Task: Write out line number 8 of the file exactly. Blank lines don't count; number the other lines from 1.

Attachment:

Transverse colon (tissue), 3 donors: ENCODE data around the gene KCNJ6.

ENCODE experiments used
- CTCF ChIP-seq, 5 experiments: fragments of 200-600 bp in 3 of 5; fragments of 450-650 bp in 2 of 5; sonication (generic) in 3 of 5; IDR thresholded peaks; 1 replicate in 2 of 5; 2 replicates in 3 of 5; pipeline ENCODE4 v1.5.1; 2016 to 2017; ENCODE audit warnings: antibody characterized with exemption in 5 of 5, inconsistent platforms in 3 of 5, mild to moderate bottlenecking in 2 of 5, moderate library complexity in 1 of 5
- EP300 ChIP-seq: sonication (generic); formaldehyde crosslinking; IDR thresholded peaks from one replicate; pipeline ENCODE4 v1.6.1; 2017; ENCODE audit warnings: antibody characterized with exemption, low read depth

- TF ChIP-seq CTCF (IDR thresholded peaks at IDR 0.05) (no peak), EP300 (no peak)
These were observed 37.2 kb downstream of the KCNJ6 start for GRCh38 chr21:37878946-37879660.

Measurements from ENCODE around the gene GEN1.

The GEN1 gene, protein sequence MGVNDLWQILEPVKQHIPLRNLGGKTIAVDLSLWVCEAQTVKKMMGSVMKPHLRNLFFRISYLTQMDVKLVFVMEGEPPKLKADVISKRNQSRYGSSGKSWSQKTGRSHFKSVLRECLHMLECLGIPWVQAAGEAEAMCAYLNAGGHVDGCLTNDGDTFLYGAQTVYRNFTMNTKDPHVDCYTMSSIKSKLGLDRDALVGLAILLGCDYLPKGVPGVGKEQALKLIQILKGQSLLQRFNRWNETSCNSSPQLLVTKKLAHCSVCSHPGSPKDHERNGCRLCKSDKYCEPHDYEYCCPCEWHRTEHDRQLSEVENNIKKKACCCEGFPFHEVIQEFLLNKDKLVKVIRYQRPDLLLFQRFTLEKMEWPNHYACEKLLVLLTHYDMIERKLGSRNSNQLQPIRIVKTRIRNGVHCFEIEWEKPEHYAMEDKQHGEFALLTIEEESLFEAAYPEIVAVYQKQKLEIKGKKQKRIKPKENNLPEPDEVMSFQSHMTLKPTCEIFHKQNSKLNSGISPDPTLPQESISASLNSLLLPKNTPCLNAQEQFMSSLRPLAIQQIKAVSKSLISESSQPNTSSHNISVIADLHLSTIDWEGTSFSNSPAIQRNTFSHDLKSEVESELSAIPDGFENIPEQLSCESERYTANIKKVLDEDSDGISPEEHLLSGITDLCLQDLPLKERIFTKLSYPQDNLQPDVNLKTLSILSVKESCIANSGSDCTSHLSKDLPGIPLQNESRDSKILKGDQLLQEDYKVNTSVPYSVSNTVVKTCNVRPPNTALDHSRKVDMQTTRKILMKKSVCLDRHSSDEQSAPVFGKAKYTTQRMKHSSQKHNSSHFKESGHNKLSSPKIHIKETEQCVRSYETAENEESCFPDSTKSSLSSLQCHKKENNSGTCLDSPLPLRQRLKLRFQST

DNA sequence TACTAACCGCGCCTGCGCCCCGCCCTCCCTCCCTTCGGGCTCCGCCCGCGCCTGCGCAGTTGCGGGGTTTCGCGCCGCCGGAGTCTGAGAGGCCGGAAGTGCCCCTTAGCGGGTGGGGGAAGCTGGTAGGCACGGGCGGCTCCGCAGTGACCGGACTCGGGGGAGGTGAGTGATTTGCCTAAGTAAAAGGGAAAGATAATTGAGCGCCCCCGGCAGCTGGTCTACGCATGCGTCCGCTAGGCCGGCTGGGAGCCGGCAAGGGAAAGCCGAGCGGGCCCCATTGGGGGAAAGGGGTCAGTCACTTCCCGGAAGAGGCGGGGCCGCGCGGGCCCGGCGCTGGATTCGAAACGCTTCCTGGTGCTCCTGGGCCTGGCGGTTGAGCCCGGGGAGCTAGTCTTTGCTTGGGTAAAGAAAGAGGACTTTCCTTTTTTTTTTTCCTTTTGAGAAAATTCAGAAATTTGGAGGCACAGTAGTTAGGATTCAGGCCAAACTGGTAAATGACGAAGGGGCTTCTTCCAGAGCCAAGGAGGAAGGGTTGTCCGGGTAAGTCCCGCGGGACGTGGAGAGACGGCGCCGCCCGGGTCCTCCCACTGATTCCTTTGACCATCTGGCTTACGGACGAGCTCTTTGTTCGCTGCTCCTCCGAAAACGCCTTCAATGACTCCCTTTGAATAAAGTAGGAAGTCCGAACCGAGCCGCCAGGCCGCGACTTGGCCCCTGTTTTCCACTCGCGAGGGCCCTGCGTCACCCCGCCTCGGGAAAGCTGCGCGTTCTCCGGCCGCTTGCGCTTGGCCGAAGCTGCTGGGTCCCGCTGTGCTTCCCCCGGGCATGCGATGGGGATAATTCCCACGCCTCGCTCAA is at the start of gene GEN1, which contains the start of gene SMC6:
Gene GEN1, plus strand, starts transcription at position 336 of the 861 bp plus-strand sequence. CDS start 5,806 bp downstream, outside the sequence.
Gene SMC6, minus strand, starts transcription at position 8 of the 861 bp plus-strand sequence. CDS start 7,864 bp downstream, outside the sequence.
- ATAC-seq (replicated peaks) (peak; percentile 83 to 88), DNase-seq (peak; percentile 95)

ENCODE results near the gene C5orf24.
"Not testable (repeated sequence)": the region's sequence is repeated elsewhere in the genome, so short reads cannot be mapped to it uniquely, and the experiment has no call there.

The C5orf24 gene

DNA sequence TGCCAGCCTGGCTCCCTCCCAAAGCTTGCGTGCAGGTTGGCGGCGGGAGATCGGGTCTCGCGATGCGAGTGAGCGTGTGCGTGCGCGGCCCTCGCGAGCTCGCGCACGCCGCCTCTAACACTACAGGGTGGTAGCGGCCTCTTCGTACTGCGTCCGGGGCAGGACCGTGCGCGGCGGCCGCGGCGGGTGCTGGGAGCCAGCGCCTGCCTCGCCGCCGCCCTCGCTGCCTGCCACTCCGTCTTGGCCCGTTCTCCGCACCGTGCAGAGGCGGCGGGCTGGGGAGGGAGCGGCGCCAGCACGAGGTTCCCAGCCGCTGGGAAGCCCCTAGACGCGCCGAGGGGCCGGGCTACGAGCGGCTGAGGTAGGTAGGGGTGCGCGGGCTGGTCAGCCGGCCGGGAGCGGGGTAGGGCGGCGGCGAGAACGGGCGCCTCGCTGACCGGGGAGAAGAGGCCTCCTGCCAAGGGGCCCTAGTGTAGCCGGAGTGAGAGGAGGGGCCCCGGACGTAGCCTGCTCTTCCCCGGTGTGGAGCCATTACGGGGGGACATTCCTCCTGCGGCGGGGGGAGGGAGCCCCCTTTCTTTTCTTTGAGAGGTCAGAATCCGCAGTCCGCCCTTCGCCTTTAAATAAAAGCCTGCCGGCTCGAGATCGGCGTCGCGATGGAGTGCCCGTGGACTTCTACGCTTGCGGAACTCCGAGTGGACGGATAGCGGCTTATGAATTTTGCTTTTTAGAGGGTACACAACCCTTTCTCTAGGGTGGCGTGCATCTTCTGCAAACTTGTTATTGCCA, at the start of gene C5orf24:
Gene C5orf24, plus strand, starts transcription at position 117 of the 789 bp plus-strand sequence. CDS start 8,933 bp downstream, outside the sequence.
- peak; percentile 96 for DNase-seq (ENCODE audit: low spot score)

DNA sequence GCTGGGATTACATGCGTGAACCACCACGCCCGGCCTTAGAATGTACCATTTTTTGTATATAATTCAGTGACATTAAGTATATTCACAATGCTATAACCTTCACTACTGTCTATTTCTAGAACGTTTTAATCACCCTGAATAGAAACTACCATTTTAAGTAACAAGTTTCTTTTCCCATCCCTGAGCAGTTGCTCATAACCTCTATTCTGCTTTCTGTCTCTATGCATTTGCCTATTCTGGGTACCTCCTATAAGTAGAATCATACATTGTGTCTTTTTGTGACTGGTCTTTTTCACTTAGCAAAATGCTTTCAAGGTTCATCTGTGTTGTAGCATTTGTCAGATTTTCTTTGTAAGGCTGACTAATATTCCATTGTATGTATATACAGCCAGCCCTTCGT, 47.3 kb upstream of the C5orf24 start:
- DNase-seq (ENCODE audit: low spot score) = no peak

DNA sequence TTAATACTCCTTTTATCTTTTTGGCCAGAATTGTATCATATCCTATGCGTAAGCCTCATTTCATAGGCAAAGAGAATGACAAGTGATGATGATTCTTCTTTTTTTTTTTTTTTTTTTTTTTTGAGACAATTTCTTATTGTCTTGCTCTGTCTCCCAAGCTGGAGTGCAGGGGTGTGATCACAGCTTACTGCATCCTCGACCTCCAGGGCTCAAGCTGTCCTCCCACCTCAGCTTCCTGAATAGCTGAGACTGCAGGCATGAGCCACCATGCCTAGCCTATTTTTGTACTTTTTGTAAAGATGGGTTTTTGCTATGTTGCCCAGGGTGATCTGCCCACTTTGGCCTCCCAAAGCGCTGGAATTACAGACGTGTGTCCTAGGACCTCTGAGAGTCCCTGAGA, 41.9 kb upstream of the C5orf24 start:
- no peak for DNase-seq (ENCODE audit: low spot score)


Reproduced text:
The GEN1 gene, protein sequence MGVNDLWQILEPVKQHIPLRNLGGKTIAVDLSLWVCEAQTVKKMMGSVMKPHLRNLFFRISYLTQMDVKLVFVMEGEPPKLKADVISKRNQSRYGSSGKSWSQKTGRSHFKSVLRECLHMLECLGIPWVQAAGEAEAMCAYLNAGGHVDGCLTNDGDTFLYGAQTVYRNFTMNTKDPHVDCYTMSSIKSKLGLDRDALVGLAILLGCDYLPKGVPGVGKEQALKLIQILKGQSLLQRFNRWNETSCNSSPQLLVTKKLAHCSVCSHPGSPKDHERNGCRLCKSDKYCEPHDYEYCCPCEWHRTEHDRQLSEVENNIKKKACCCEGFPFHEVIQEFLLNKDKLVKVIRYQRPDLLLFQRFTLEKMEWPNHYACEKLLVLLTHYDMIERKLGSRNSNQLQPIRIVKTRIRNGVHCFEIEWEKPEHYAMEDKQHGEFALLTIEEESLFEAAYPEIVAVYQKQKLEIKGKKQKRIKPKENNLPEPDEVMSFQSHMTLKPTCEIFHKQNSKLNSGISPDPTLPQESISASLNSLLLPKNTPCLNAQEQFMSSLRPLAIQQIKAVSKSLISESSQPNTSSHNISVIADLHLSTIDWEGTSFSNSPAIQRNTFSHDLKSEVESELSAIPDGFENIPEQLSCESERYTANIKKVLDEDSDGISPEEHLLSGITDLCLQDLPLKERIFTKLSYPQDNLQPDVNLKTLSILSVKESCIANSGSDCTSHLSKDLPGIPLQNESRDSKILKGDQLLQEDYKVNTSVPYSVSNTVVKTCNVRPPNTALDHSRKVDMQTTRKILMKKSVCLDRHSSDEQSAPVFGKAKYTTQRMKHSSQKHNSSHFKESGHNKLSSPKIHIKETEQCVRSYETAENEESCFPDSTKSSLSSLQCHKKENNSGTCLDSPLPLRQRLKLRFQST